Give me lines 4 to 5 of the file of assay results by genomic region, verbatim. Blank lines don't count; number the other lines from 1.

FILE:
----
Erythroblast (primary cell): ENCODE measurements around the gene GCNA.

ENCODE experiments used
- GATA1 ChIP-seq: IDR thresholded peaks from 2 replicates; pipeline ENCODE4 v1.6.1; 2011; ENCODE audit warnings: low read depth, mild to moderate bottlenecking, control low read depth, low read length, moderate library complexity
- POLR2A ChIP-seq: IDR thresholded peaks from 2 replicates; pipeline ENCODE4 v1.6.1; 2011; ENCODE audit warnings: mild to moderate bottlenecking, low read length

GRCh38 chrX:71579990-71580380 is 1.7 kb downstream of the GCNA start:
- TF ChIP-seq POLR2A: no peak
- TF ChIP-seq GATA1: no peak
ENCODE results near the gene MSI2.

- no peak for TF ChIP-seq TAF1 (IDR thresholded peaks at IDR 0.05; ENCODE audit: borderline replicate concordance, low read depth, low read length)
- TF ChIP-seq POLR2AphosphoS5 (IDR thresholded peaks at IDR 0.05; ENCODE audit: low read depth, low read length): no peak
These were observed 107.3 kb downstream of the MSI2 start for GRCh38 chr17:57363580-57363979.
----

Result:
- POLR2A ChIP-seq: IDR thresholded peaks from 2 replicates; pipeline ENCODE4 v1.6.1; 2011; ENCODE audit warnings: mild to moderate bottlenecking, low read length

GRCh38 chrX:71579990-71580380 is 1.7 kb downstream of the GCNA start: